I'd plan on living in the temporary housing for one month, then moving in at the end of April. Plan on having the movers collect your stuff and hold it for you until you're ready to move in. Check out corporate housing and make a reservation. Call the kennel and make arrangements. It just takes a half-dozen phone calls and a couple hours of time and you'll be all set and feeling much better.

  • 17 years ago
    last modified: 9 years ago

    Kygirl99,
    I am so sorry to read about your dilema.. I acknowledge your pain.. I went thru the kitchen remodel from HELL.. I was without a kitchen for one year.. The "contractor" was slowwww.. dishonest and just an all round jerk..
    My DH was not much help as he traveled alot and didn't like the hassle when he got home.. sooooo .. I too just about lost it.. I had panic attacks.. where I would just end up gasping for breath.. Not until my sister spent a week with me seeing what I was going thru did anybody really get it..
    The next week, the contractor was fired.. My floorman was there refinishing the floors and I asked him if he knew anybody that could help finish this job.. I do believe it was divine intervention, for the greatest contractor on earth showed up and had the thing done in no time..
    I am saying all of this to you .. so that you will step back for a minute .. take a breath .. and turn this problem over.. I would consider consulting a construction attorney. You might be able to charge this stinkin "builder" for kennel, hotel, etc
    I am not a lawyer but be sure that taking possesion of the home does NOT constitute receiving of goods.. or something to that effect..
    Prioritize your obstacles.. then tackle them..
    Sounds like the animals are the biggest problem..right now, since finding a place that will take 3 big dogs could be a problem.. but trust that it will happen.. look around and a solution will appear..
    Do not wait one more second on this builder.. his past performance dictates his future performance..
    Get busy .. see what your legal rights are.. and nail this guy if you can..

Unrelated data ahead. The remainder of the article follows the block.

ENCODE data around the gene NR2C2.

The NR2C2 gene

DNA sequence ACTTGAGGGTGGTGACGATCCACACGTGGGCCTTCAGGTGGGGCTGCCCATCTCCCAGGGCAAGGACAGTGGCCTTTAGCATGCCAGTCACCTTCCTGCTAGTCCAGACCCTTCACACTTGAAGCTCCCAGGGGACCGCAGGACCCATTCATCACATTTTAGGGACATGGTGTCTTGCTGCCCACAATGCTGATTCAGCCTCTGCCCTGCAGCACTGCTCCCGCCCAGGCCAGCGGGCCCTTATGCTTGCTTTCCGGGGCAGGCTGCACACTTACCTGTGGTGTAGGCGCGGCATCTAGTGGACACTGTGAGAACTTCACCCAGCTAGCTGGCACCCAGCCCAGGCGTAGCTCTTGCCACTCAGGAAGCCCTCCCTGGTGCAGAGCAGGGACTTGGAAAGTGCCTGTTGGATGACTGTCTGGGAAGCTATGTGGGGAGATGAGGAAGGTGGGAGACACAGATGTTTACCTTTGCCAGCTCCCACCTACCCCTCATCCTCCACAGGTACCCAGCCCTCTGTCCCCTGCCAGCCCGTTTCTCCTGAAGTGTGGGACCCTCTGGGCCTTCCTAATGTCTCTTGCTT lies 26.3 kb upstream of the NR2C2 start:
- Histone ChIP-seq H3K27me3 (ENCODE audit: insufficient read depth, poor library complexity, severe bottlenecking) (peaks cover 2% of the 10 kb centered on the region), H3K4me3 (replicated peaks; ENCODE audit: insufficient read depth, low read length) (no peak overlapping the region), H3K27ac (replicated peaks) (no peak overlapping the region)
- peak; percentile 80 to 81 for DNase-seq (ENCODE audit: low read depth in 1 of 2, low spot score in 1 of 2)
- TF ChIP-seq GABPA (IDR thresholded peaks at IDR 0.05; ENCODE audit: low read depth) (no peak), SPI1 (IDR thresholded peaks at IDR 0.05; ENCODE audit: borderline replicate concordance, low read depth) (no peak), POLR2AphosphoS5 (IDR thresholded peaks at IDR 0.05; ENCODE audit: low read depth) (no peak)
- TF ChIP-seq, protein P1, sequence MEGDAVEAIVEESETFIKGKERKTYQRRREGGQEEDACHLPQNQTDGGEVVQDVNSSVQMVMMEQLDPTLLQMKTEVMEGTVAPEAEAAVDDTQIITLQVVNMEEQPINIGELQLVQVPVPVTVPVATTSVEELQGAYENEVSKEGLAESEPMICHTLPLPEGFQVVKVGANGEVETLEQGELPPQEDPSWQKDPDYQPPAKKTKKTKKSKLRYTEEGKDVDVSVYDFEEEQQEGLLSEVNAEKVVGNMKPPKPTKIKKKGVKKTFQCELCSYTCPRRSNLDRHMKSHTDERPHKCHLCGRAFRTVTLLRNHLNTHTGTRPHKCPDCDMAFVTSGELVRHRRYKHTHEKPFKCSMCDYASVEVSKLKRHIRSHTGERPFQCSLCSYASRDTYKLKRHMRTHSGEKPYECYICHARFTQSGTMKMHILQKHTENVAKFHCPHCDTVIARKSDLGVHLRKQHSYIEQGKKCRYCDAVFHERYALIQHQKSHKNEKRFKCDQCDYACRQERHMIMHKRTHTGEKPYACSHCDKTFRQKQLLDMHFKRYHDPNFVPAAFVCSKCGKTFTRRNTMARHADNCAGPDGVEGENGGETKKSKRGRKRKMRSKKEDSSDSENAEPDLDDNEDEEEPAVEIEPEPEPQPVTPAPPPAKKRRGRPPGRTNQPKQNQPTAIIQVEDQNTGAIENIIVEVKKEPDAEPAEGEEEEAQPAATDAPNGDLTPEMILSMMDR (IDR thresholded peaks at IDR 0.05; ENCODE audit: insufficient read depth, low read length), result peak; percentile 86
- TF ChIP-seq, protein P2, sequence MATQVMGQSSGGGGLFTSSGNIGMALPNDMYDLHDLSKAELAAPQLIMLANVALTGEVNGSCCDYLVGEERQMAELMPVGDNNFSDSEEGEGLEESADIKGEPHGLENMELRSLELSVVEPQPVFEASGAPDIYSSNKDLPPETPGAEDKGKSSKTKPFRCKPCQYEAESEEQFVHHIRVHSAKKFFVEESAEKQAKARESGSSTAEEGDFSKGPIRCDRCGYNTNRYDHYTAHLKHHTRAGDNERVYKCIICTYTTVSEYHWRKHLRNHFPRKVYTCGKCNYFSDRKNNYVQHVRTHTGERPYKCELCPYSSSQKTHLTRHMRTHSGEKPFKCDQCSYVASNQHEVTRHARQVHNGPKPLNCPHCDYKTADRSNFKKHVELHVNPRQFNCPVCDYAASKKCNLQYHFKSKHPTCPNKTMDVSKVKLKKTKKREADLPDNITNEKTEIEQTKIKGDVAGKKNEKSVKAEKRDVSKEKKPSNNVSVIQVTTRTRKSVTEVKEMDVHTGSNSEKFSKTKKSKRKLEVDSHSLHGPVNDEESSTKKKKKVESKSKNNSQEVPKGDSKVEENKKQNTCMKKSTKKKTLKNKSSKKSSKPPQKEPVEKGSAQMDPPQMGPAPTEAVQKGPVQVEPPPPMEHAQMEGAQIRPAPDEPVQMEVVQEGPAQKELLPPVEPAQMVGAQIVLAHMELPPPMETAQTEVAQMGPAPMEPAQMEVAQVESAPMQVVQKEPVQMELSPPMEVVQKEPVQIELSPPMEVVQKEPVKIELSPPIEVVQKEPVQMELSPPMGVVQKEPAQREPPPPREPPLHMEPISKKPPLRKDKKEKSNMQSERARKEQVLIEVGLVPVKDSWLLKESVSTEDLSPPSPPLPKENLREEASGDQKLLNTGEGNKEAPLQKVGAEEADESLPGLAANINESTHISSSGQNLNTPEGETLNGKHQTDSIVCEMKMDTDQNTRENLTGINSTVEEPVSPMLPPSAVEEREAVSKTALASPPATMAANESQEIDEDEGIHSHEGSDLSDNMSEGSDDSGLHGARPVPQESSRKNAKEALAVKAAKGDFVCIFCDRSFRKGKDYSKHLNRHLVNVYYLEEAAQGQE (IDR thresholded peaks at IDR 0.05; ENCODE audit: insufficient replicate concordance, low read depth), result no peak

I wish you the best.. take care of yourself... I will be praying for you too.. Keep us posted..

  • 17 years ago
    last modified: 9 years ago

    Kygirl,

    Please know that all of us here are thinking of you and hoping that things will get better. You never know going into a build just how good or bad things will be. Some people get lucky and have the best builders ever that will do anything and everything to help you out. Some don't and have the worst time possible. We also lost a loved one to cancer, just last year. It was my husband's stepfather but the only grandfather my children have known on his side of the family and it was really hard.
    We've built 5 homes and two have been good, two average and our last was the build from H*ll. Actually, I think I had your builder (ha-ha). I will tell you some of the story, just so you know that others out there know exactly what you are going through and just how stressful it can be.
    The builder that we met with seemed great and was highly recommended by our Realtor as a great custom builder to work with and really listened to his homeowners. My husband thought it would be our best build ever as he genuinely like the guy. Our foundation was poured the end of March and then the house sat there for 2 months with not a lick of work being done until the framers showed up at the end of May. We were supposed to close August 15th in time for our kids to start school in the new area. During these two months, we called our realtor every week to see what was going on...I was three hours away from the build site. She would follow up with the builder and he would say everything is fine and that he wouldn't have a problem finishing on time.